DENVER (AP) — Should marijuana be treated like alcohol? Or should it remain in the same legal category as heroin and the most dangerous drugs? Votes this week by Colorado and Washington to allow adult marijuana possession have prompted what could be a turning point in the nation's conflicted and confusing war on drugs.
Colorado's governor and attorney general spoke by phone Friday with U.S. Attorney General Eric Holder, with no signal whether the U.S. Justice Department would sue to block the marijuana measures. Both states are holding off on plans to regulate and tax the drug while waiting to see whether the Justice Department would assert federal authority over drug law.
Meanwhile, prosecutors in Washington's largest counties dropped all pending misdemeanor cases of marijuana possession Friday in response to that state's vote to legalize the drug.
The Obama administration has largely turned a blind eye to the 17 states that currently flout federal drug law by allowing people with certain medical conditions to use pot, something that is banned under federal law.
A spokesman for Colorado Gov. John Hickenlooper said during Friday's talks, state officials asked Holder for the federal government's response to the marijuana vote but didn't get one.
The Colorado officials "emphasized the need for the federal government to articulate what its position will be. ... Everyone shared a sense of urgency and agreed to continue talking about the issue," spokesman Eric Brown wrote in an email. No date for further talks was announced, he said.
Hickenlooper opposed the ballot measure and has downplayed the likelihood of a commercial marijuana market materializing in Colorado. "If it's still illegal under federal law, I can't imagine that 7-Eleven is ever going to sell it," he said earlier this week.
Denver prosecutors are still reviewing pending marijuana possession cases in Colorado's largest city, and Denver City Attorney Doug Friednash said it was too soon to say whether small possession cases would be tossed.
But Friednash said the marijuana vote "obviously creates an issue with respect with even obtaining favorable verdicts in these cases."
In Washington state, a spokesman for Gov. Chris Gregoire said this week that Gregoire would respect the will of the people.
"We are entering uncharted waters and many questions lie ahead as we work to implement this law," said spokesman Cory Curtis. "Because marijuana is still illegal at the federal level, we are unsure how the federal government will proceed."
Earlier this week, Justice Department spokeswoman Nanda Chitre said enforcement of the federal Controlled Substances Act remained unchanged.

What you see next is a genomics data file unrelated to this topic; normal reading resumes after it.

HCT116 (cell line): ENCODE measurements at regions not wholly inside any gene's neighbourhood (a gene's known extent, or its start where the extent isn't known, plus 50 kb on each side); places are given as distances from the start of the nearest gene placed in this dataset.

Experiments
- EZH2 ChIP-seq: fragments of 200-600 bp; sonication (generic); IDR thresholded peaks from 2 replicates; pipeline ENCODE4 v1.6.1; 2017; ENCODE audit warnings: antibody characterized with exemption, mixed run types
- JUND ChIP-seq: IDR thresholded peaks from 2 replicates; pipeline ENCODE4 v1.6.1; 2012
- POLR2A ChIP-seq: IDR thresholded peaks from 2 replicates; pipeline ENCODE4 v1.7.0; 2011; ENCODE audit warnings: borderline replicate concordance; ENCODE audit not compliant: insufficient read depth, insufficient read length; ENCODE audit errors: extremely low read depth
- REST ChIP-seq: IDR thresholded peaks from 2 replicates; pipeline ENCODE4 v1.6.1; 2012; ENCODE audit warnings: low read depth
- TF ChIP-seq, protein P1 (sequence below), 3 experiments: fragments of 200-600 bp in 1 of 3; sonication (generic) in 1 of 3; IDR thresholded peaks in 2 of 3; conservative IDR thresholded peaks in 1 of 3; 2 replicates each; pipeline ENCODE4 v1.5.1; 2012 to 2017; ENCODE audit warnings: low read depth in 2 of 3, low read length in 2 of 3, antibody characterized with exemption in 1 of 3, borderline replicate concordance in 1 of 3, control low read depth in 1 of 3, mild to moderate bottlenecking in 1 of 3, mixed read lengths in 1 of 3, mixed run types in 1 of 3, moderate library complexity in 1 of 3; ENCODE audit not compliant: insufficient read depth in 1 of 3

"In enacting the Controlled Substances Act, Congress determined that marijuana is a Schedule I controlled substance," Chitre said. "We are reviewing the ballot initiative and have no additional comment at this time."
Chitre declined to comment after Holder spoke with the Colorado officials.
If Colorado's marijuana ballot measure is not blocked, it would take effect by Jan. 5, the deadline for the governor to add the amendment to the state constitution. The measure allows adults to possess up to an ounce of marijuana, and six marijuana plants, though public use of the drug and driving while intoxicated are prohibited.
Colorado's measure also directs lawmakers to write regulations on how pot can be sold, with commercial sales possible by 2014.
In Washington state, marijuana possession of an ounce or less would become legal on Dec. 6 if the measure is not blocked, though setting up a state-run sales operation would take a year.
Marijuana business owners gathered in Denver for a two-day conference cheered the votes — but kept a close eye on their smartphones for word of a federal response.
Denver attorney Robert Corry told the crowd at the National Marijuana Business Conference that President Barack Obama sent a signal about marijuana when he made a record number of campaign visits to the battleground state this year and never talked about the marijuana vote.
"Silence equals consent. The time for the federal government to talk about marijuana legalization is over. The election has passed," Corry said to applause from the crowd. "Marijuana got 50,000 more votes than Obama on Tuesday. Don't think they didn't notice that."
But Corry quickly added that the federal marijuana approach will ultimately decide the question.
"Let's face it: the federal government is a fearsome force. They have the guns, they have the jails, they have the power," he said.
Associated Press reporters P. Solomon Banda in Denver, Manuel Valdes in Seattle and Pete Yost in Washington contributed to this report.